Winds ground hot air balloons, so kites take to the skies at Tulsa Balloon Festival | Homepagelatest

Although the rain held off, nearby storms and gusting winds Saturday kept hot air balloons grounded at the Tulsa Balloon Festival.

But the wind couldn’t stop the carnival, and it only made the Tulsa Wind Riders kites fly higher.

Jason McCaleb and Larry Stiles wasted no time launching a pair of kites before most people woke up, sending up Stiles’ 50-foot-long spinning windsock and McCaleb’s Macaw parrot kite.

Too much wind poses a risk to balloons because gusts can potentially blow the balloon canopy into the flame, risking the canopy and the pilot’s safety.

With no rain coming and no balloons in the way, McCaleb and Stiles tightened up the lines on their kites and settled in for a day of flying. Stiles, the Tulsa Wind Riders’ president, said though the breeze was enough to stop the balloons, light winds are perfect for kites.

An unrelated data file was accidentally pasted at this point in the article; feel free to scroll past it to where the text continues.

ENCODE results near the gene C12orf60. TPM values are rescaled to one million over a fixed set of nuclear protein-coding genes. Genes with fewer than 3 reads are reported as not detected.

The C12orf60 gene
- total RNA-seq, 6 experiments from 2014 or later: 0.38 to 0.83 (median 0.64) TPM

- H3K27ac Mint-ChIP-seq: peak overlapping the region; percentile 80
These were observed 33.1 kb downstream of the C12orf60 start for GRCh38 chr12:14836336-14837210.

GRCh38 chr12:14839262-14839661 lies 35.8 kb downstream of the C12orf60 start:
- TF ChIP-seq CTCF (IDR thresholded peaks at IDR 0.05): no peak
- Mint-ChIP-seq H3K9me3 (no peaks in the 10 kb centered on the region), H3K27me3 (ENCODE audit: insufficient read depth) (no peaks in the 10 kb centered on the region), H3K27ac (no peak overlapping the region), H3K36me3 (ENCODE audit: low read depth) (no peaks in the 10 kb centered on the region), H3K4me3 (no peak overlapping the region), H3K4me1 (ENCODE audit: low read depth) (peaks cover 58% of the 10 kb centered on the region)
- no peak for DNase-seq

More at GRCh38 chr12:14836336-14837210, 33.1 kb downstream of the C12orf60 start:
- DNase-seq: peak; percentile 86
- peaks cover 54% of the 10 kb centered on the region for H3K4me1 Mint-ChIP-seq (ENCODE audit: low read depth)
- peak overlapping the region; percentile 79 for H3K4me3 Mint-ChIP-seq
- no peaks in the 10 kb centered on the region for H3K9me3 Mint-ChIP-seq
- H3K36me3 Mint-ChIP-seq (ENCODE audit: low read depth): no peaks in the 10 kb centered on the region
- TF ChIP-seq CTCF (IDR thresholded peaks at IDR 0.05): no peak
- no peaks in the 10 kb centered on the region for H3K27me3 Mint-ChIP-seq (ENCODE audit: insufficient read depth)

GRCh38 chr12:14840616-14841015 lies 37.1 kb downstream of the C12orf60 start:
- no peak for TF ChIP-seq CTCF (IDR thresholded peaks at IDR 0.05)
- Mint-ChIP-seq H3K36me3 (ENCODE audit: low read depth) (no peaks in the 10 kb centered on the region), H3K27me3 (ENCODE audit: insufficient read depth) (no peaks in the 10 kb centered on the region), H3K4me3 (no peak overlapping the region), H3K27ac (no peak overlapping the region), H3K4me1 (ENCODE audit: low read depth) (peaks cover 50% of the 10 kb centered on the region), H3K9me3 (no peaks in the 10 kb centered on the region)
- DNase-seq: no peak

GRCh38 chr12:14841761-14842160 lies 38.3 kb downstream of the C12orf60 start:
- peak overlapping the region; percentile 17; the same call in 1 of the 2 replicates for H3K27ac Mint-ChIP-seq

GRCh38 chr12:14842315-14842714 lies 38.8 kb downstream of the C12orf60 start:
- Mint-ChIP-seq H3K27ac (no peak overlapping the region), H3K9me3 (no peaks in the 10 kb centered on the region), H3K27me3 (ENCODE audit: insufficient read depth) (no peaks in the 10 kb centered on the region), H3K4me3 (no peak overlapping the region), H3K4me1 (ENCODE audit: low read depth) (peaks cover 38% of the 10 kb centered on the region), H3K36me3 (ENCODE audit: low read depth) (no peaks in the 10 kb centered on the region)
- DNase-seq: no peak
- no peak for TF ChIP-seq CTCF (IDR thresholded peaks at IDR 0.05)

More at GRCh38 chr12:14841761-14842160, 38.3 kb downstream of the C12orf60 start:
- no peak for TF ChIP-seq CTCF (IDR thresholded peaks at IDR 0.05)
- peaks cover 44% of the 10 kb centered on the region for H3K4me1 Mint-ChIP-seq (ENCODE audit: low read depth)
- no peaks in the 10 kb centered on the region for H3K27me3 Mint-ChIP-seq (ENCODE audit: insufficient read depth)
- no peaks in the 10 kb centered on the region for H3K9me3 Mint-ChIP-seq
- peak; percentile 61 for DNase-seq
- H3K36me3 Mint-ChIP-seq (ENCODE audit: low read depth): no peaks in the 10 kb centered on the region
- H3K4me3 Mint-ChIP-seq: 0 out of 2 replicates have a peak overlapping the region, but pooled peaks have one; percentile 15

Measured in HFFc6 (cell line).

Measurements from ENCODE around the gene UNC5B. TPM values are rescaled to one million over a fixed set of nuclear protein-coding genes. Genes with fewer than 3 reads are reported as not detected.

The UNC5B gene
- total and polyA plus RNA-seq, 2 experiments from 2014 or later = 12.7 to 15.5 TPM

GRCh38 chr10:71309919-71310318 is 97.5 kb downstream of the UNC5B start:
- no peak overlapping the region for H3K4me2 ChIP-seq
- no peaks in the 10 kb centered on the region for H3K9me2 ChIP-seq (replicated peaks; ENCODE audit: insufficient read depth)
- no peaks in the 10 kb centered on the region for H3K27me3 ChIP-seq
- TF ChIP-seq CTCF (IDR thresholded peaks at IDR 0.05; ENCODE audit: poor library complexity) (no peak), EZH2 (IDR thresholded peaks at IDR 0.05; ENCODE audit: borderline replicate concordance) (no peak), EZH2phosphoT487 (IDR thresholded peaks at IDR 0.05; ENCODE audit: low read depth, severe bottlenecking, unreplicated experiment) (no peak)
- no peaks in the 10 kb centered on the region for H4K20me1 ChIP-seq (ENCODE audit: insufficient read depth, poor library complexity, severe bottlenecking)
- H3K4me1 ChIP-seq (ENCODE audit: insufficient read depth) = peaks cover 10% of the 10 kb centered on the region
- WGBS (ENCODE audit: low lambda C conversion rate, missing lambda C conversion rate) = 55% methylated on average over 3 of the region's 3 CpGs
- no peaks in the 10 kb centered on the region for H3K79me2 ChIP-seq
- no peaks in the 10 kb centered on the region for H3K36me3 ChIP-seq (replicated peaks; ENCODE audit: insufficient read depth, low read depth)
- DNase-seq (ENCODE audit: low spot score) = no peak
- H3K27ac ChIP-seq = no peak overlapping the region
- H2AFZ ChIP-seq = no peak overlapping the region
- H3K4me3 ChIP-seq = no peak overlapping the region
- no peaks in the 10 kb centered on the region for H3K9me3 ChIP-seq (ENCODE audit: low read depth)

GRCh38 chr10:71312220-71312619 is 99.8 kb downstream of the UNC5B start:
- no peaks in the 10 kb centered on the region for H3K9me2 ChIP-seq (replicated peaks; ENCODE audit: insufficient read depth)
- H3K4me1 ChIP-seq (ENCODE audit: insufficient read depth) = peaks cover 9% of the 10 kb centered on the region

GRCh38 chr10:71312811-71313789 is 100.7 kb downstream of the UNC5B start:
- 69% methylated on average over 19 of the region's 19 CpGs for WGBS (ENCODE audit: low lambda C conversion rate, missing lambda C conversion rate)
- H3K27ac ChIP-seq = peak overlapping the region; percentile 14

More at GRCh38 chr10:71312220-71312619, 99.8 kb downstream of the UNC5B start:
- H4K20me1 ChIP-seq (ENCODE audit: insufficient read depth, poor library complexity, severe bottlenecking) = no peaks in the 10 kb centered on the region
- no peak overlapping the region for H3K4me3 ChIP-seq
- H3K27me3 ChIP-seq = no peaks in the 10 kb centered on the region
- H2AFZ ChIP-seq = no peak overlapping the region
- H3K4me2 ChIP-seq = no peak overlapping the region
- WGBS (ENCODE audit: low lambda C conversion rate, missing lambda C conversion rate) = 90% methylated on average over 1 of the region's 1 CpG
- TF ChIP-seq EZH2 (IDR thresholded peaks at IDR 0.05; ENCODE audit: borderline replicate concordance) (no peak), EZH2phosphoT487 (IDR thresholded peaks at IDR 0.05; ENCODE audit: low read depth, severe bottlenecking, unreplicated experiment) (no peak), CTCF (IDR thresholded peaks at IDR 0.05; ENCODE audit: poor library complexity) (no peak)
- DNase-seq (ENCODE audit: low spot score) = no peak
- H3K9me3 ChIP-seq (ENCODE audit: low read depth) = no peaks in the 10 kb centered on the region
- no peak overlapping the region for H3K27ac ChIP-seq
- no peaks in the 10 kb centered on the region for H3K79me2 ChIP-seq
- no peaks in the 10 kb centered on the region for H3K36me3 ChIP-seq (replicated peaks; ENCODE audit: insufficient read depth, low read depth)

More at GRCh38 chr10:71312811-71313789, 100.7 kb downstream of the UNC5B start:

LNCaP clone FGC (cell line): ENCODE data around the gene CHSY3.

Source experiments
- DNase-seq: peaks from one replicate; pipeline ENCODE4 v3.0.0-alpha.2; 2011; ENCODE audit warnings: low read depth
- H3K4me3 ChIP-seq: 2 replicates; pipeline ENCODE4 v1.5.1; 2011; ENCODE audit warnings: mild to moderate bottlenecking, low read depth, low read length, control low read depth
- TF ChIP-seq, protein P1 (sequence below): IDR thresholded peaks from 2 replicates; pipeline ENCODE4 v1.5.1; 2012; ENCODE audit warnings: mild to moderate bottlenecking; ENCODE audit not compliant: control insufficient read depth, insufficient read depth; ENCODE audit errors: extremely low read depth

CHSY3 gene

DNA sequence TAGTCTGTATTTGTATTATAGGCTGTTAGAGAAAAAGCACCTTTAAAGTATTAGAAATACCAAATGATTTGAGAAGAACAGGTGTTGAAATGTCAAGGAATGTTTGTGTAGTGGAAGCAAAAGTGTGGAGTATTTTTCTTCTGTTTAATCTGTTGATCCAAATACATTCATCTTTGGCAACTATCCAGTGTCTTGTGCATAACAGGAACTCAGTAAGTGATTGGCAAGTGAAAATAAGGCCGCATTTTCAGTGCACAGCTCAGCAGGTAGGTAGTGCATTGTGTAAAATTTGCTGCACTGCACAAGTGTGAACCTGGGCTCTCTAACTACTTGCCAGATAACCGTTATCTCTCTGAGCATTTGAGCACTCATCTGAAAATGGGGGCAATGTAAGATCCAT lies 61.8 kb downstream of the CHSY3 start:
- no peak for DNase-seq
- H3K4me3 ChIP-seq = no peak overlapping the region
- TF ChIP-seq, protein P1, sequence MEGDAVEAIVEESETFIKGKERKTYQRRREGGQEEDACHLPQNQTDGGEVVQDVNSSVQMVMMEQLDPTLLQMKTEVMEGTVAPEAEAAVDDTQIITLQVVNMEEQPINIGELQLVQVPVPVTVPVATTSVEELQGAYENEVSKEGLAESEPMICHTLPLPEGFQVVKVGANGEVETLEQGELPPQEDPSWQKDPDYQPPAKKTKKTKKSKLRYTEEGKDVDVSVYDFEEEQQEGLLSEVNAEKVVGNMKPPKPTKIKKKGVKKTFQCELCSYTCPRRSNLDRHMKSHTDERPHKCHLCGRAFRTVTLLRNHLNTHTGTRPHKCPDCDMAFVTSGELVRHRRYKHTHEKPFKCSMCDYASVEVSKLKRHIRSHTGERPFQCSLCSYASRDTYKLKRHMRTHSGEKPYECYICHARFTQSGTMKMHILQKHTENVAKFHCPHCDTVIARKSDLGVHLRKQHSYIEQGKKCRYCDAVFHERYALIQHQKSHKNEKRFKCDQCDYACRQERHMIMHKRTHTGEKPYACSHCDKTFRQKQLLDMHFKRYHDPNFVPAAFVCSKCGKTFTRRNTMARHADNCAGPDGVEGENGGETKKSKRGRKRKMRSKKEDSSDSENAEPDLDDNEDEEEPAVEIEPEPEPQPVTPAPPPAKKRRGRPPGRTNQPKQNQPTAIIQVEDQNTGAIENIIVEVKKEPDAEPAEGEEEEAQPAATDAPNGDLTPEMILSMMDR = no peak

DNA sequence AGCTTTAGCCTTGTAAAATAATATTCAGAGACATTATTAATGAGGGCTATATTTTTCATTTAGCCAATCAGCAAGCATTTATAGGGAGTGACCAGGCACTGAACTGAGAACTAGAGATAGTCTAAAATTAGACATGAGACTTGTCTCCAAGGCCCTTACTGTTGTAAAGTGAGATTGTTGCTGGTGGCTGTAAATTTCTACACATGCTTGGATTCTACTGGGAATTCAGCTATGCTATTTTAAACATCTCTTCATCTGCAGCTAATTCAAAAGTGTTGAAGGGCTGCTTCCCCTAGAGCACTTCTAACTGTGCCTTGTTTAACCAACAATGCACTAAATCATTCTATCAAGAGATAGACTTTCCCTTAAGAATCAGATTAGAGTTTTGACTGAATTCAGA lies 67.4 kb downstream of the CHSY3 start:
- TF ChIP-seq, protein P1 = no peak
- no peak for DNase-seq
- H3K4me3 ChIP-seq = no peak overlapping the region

“You do not need that much wind to fly kites,” Stiles said. “Most people think when it’s really windy, that’s a good day to fly. You only need 10 to 12 miles per hour, that’s about it.

“Of course, the balloonists, they like it as light as possible. Even we don’t need 20 miles per hour; that’s when you start breaking stuff.”

After lunch, the carnival fired up its rides and vendors started selling their wares. Tulsa County Helicopters also offered $35 rides to fly around the area for a bird’s-eye view of the festival and the kites.

David and Sarah Scoggins drove their two sons from Cushing to see the hot air balloons. Although Austin, 3, and Carson, 6, both wanted to see the balloons, going on every ride they were tall enough for and eating cherry snow cones were fun and tasty alternatives.

Scoggins said the family had a blast for their first trip to the balloon festival on Father’s Day weekend.

“So far it’s been pretty good; there’s a lot of rides here for the…

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